Ukraine Allegedly Attacks Russia Territories – US Involved?
(RightWing.org) – President Joe Biden has repeatedly spoken out against supplying Ukraine with long-range weapons to avoid provoking a military conflict between the US and Russia. However, his administration appears to be doing everything possible to find a workaround for his public position. Recently, a couple of videos emerged, reportedly showing Ukrainian troops hitting Russian territory using a US Switchblade drone.
On July 27, bipartisan defense and national security publication 19FortyFive published an in-depth report detailing the recent publications of videos that appear to show a US-supplied Switchblade 300 drone striking a target roughly 2 kilometers (1.24 miles) inside Russian territory.
#Russia: In a first for the war so far, today Ukrainian forces are confirmed to have used a US-supplied Switchblade 300 loitering munition on Russian territory, at the Troebortnoe crossing in #Bryansk Oblast, barely 2km from the Ukrainian border (51.88214, 34.34705). pic.twitter.com/u3ALulfIY4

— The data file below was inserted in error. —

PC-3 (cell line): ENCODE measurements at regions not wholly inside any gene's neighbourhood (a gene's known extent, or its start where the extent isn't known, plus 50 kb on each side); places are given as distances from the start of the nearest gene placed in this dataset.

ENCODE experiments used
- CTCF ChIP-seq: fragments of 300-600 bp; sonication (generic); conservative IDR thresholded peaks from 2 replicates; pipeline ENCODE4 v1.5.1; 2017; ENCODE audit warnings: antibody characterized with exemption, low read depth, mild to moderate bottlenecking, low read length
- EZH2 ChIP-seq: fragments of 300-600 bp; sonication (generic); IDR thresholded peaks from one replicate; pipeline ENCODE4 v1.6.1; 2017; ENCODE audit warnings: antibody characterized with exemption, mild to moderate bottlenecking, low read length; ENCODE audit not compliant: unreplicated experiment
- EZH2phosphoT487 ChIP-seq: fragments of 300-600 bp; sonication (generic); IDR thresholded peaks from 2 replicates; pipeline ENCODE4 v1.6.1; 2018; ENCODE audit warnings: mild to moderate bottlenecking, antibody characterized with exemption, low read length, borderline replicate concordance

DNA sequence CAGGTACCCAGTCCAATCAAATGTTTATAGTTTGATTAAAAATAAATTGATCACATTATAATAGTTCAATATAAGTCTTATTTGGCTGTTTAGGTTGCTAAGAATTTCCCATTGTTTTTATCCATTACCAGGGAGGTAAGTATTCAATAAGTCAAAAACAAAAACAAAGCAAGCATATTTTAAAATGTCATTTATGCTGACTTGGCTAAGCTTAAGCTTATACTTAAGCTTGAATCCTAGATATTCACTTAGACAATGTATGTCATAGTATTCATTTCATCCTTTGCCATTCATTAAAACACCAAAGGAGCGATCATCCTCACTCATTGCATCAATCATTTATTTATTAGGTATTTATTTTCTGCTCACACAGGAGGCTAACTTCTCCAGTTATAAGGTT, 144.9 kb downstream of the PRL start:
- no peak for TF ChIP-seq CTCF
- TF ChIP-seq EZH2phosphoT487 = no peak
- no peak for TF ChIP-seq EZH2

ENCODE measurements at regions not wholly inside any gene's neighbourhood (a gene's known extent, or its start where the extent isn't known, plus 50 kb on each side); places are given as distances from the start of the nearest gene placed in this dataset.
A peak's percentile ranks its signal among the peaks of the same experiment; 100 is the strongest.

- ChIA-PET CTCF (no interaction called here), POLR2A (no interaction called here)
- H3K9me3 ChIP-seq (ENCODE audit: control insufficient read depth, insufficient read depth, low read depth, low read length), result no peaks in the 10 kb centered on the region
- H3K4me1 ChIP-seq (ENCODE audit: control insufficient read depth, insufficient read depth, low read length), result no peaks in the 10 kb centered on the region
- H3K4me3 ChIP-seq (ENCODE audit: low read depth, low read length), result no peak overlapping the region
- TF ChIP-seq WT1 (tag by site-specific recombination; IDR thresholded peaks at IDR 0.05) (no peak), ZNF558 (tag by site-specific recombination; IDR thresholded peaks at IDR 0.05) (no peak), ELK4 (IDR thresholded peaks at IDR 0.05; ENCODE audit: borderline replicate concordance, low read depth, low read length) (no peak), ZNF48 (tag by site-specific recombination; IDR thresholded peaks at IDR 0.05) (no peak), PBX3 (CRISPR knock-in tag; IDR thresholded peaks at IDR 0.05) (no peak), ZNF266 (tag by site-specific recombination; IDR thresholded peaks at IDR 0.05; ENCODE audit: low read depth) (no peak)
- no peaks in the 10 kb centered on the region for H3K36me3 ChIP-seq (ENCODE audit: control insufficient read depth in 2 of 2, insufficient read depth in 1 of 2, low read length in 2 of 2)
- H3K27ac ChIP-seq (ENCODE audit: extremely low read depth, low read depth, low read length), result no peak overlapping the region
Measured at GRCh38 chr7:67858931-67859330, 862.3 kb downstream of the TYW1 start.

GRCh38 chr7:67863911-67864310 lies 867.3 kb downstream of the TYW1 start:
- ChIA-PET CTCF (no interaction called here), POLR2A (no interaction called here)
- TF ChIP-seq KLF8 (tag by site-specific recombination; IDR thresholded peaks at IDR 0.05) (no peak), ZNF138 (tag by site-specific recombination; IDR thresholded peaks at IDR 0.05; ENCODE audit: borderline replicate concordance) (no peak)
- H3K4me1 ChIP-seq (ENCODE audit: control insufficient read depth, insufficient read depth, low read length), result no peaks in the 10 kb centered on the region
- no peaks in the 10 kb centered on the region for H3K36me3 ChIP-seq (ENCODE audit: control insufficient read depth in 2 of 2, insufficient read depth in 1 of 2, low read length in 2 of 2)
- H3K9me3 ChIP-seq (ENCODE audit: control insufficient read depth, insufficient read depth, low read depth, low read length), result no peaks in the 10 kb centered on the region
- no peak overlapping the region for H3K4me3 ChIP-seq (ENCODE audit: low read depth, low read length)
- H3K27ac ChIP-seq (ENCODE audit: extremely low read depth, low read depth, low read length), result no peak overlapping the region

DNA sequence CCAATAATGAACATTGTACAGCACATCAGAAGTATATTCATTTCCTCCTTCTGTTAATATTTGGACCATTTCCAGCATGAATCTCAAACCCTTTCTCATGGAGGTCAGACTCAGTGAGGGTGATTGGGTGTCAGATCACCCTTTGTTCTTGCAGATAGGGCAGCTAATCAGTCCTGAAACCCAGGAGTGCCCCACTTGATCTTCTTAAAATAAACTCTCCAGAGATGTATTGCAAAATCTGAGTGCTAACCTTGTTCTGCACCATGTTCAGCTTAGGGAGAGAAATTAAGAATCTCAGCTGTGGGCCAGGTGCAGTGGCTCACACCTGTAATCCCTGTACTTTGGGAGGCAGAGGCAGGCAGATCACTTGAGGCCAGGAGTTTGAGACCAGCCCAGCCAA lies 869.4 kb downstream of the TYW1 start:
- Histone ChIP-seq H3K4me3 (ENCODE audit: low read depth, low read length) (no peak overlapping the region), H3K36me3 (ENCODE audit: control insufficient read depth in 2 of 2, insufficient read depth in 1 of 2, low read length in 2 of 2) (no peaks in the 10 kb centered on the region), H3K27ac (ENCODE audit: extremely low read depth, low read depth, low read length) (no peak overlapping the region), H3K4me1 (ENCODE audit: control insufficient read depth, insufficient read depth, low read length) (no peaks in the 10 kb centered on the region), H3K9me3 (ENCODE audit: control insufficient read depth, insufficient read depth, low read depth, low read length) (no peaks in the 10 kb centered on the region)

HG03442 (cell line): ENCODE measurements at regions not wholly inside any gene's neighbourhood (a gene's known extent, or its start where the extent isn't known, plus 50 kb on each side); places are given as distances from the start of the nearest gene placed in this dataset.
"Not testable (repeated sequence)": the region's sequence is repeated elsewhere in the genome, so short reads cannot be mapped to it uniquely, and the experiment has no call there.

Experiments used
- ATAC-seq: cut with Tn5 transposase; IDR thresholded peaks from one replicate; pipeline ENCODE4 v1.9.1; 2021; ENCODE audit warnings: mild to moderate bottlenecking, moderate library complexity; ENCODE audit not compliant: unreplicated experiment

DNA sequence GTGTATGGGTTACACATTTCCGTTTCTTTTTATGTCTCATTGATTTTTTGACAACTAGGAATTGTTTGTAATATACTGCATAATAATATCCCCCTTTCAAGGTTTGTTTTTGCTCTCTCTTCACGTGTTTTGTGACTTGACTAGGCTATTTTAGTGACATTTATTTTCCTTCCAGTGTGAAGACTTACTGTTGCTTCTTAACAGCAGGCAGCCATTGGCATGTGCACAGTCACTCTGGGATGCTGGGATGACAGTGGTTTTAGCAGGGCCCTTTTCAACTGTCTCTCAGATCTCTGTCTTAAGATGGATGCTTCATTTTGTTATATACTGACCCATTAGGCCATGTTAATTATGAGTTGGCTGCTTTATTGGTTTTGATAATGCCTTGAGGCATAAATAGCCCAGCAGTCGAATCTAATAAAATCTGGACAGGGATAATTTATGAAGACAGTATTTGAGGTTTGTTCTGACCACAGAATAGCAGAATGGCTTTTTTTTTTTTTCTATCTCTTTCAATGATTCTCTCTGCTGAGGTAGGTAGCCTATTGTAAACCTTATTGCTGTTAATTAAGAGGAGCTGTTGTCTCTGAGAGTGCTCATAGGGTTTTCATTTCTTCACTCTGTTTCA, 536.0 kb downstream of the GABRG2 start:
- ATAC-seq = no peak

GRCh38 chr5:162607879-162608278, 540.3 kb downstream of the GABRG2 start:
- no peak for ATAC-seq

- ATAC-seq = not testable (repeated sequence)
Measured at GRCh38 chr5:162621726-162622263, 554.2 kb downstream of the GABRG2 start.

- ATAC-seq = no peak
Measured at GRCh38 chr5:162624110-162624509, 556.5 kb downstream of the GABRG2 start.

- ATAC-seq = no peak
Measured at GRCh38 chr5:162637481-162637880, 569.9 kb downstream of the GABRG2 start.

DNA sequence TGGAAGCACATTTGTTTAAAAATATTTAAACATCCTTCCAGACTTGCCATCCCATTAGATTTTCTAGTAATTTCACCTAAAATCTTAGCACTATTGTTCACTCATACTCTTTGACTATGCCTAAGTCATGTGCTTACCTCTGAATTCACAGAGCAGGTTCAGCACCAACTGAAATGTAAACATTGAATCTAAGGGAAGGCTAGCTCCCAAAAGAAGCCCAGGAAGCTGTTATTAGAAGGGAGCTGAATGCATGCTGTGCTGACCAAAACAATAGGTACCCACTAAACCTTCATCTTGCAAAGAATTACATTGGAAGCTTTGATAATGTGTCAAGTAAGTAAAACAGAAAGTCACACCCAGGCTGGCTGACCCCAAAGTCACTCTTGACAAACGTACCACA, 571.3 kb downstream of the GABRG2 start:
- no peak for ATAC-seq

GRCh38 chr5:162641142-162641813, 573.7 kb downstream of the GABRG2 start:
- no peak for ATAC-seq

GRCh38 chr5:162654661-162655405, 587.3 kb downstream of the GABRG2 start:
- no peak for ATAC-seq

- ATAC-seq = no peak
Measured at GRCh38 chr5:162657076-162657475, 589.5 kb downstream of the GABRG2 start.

— 🇺🇦 Ukraine Weapons Tracker (@UAWeapons) July 26, 2022
Ukraine Weapons Tracker reposted the Telegram clip and summarized the original post’s remarks. Allegedly, the drone strike killed one civilian and injured three others. Ukrainian officials supposedly claimed the assault targeted Russian Federal Security Service agents.
19FortyFive showed the footage to military analysts studying Russian and Ukrainian strategies. They confirmed the clips appeared authentic to the best of their knowledge.
In addition to Switchblade drones, Defense Secretary Lloyd Austin recently confirmed the US was supplying the war-torn country with high mobility artillery rocket systems (HIMARS). The US has also provided Ukraine with munitions for guided multiple launch rocket systems (MLRS) while relying on its German and British allies to supply the actual rocket systems.
What do you think about Ukraine going after Russian targets inside Russia and not just inside Ukraine?
Copyright 2022, RightWing.org